Speed to market. With the November presidential election looming, the time is ripe for political books. Trump Jr. turned his book around from draft to printed book in a matter of months, whereas traditional publishing usually takes at least a year.

 

Creative control. Self-publishing means Trump Jr. can produce his book the way he wants it, without editorial or design interference. He’s beholden only to himself, and that means he can write anything (including typos on his book cover) and has total creative liberty.

 

Potentially greater financial upside. Trump Jr. reportedly turned down the advance Hachette offered for Liberal Privilege. However, if he’s able to leverage his audience, he’ll do just fine with this second book and will receive a much high royalty percentage than he would have otherwise.

 

Access to readers is key for self-publishing and hybrid publishing success and has long been the biggest obstacle to self-publishing in the past. Author platforms don’t get bigger than Trump Jr.’s 5.5 million Twitter followers (not to mention his father’s 85.7 million). Trump Jr. has access to his readers and the counter-establishment mindset to reach them. RealClear Publishing’s platform taps into RealClearPolitics’s political news audience to make waves with its titles.

 

Of course, the appeal of traditional publishing has been high editorial quality, access to bookstores, and robust marketing support. But ever since Amazon came onto the scene in the early 2000s and rocked the publishing world, no longer is the only legitimate way to get an author’s book read by going traditional (and dealing with literary agents, acquisition editors, and bookstore buyers). Now anyone can upload a PDF to their CreateSpace and Kindle Direct Publishing services and create a sellable book.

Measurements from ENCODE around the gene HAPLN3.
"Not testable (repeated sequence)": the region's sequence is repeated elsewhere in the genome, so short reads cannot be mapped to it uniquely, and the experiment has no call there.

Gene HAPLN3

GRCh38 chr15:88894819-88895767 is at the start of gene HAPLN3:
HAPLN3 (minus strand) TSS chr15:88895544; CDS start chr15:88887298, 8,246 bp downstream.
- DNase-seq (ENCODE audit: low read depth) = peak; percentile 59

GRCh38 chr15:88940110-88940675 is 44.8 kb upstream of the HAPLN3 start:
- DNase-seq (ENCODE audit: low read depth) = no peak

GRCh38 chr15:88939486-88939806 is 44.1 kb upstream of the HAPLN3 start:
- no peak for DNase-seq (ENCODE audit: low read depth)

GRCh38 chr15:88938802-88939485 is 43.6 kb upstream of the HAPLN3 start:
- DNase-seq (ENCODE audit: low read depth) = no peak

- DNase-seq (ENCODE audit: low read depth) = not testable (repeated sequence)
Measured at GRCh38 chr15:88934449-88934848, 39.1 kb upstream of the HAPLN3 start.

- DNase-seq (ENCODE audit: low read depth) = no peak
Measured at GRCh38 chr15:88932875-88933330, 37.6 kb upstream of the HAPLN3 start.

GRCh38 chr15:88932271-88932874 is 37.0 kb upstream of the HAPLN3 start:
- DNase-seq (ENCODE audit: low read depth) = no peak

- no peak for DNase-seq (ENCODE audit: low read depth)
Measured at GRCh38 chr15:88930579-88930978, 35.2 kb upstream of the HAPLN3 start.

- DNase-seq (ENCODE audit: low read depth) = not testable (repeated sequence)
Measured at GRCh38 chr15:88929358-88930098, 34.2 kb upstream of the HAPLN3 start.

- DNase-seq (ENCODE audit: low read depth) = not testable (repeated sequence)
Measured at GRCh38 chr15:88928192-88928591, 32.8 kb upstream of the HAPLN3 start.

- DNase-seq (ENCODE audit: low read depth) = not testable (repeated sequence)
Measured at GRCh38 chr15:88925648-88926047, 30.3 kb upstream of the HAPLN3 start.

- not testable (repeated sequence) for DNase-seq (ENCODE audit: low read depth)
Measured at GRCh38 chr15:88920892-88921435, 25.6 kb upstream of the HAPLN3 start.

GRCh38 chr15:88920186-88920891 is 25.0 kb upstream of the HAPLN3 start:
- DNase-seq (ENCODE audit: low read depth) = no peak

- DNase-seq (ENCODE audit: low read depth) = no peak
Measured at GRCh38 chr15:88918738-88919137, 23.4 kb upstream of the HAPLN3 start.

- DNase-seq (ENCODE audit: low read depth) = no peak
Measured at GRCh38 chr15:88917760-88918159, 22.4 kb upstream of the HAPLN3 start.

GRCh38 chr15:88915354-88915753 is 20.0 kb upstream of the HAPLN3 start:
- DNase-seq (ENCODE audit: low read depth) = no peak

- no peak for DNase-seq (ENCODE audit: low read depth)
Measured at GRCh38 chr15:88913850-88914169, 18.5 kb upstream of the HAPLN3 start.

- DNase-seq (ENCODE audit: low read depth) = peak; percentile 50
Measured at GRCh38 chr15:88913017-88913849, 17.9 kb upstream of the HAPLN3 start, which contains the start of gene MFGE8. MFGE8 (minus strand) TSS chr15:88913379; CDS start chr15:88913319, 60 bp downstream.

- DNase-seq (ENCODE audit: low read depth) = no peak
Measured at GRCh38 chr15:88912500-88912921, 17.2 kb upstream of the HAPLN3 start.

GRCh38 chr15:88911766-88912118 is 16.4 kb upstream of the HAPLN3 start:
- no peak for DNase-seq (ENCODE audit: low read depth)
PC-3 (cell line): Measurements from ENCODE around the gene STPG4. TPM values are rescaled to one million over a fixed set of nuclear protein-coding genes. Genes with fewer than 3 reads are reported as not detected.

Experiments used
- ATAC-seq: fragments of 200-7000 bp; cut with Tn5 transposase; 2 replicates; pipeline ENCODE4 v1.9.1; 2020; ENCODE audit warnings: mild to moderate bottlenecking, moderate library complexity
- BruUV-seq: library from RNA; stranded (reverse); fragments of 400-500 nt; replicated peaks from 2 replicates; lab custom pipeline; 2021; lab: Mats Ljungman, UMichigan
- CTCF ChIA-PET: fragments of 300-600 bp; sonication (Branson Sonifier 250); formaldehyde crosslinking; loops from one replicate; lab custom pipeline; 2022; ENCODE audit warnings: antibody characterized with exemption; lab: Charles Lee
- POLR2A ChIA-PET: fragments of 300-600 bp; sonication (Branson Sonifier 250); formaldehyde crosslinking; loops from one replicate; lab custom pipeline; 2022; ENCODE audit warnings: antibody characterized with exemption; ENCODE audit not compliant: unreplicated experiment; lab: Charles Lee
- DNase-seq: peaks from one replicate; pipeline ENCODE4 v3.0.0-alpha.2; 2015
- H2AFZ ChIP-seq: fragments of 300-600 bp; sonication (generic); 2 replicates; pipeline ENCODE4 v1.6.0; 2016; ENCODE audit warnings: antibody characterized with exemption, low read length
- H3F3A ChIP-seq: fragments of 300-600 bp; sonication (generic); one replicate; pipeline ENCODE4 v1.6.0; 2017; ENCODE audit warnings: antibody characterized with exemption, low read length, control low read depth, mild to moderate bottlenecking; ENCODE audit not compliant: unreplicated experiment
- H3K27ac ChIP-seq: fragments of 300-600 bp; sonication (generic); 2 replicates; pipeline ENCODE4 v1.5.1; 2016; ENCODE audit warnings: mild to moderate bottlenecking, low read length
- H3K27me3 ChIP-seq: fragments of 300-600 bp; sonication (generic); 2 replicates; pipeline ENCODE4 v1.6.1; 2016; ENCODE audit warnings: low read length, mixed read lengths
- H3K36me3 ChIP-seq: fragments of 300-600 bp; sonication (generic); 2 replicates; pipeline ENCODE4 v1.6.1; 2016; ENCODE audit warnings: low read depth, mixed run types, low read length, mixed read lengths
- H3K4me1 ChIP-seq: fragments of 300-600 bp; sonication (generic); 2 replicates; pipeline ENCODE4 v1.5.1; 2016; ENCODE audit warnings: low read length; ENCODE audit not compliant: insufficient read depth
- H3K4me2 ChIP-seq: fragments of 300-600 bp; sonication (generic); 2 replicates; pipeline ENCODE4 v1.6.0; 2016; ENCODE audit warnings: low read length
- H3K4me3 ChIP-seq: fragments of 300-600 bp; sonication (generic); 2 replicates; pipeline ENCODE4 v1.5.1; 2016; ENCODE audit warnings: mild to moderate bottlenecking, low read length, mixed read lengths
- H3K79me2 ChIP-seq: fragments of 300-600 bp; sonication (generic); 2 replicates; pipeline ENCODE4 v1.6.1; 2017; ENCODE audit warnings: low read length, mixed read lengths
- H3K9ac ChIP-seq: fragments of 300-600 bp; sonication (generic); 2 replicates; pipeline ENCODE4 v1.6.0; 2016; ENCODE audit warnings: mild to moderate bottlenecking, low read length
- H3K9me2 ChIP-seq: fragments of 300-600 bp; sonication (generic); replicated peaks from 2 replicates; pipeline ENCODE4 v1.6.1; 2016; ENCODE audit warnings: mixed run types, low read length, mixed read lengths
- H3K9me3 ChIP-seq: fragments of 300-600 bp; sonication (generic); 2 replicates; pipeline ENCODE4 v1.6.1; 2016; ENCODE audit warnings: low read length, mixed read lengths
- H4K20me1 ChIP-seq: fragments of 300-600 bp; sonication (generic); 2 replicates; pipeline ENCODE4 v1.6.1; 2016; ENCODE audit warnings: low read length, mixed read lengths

The rules are different now, and Trump Jr. is just the latest in a long string of authors finding publishing success by pursuing alternative routes.

Here are a few others:

 

But it’s important to draw a clear distinction between Trump Jr.’s approach to self-publishing versus the average self-published author. Trump Jr. likely retained experts to help him throughout the editorial, design, and printing steps of the publishing process, essentially opting into the hybrid publishing model. These are some critical book production tasks many self-published authors either neglect or don’t have the resources to do well.

 

The hybrid publishing model offers high editorial quality, premium book packaging, and widespread marketing and distribution, while keeping the advantages offered by self-publishing, such as copyright ownership. RealClear Publishing follows the hybrid model to give authors the combination of creative control and publishing industry knowledge. Typically, the hybrid model works best with authors who (1) are authorities in their field but want the advice of book experts, (2) ready to leverage their own emerging or established platforms for success, and (3) ready to be part of a collaborative experience.